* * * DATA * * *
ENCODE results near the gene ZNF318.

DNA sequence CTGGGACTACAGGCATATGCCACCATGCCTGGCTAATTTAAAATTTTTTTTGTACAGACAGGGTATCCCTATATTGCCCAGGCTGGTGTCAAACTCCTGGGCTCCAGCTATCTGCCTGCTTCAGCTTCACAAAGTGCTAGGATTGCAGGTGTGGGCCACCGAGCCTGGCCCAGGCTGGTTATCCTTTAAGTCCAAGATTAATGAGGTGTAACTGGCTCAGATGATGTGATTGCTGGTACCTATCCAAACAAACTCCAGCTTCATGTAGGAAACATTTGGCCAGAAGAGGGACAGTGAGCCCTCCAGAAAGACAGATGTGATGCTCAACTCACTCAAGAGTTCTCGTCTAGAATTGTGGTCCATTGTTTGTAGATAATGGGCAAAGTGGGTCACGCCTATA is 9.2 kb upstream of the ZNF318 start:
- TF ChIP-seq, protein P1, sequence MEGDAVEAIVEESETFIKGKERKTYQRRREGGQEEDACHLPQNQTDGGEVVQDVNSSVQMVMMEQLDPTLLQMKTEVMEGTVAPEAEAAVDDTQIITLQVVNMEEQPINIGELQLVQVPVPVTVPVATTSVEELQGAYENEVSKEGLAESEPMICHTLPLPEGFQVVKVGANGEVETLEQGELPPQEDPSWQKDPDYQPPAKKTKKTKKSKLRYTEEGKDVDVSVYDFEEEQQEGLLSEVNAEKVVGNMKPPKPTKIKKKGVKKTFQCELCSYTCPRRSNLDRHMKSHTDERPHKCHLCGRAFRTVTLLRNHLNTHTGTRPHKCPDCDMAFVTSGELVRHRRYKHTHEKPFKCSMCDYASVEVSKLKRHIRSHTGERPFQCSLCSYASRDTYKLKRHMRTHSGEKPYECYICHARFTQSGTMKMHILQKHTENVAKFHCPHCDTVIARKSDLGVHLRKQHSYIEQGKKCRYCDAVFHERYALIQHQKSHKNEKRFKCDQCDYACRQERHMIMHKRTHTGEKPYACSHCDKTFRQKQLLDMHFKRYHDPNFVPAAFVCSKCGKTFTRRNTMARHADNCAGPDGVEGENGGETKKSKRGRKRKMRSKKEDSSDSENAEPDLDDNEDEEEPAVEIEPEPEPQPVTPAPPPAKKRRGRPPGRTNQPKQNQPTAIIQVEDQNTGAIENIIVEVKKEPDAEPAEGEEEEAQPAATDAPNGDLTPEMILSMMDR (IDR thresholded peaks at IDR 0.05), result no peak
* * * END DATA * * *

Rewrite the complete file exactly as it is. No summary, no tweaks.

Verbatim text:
ENCODE results near the gene ZNF318.

DNA sequence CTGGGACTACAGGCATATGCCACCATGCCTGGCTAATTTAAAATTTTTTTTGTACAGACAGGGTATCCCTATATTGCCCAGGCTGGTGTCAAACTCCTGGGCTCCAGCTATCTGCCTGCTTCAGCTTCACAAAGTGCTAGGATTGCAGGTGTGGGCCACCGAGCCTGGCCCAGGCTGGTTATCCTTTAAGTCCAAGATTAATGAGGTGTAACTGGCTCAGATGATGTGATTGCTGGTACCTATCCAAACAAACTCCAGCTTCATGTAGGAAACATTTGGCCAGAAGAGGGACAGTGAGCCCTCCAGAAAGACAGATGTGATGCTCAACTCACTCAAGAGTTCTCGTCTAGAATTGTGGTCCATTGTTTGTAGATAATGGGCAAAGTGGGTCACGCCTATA is 9.2 kb upstream of the ZNF318 start:
- TF ChIP-seq, protein P1, sequence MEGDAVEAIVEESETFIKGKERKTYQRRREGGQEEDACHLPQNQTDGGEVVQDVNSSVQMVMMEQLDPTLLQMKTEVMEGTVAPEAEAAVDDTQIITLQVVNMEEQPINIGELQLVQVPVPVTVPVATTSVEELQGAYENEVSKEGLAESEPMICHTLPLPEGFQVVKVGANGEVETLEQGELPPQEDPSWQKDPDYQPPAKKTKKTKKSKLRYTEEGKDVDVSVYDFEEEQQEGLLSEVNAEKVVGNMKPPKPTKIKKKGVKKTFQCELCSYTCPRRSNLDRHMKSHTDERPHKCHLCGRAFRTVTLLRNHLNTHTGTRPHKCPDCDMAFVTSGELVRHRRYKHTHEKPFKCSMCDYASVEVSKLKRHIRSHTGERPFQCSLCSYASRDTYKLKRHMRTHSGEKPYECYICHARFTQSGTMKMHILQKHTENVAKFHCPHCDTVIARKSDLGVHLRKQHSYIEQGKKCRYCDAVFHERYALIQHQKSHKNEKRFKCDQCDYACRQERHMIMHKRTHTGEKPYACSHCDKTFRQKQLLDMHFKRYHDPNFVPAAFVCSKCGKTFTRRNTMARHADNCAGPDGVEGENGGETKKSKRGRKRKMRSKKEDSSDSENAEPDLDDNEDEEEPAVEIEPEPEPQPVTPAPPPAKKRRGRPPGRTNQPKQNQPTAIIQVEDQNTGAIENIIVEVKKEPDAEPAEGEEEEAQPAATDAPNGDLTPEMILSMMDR (IDR thresholded peaks at IDR 0.05), result no peak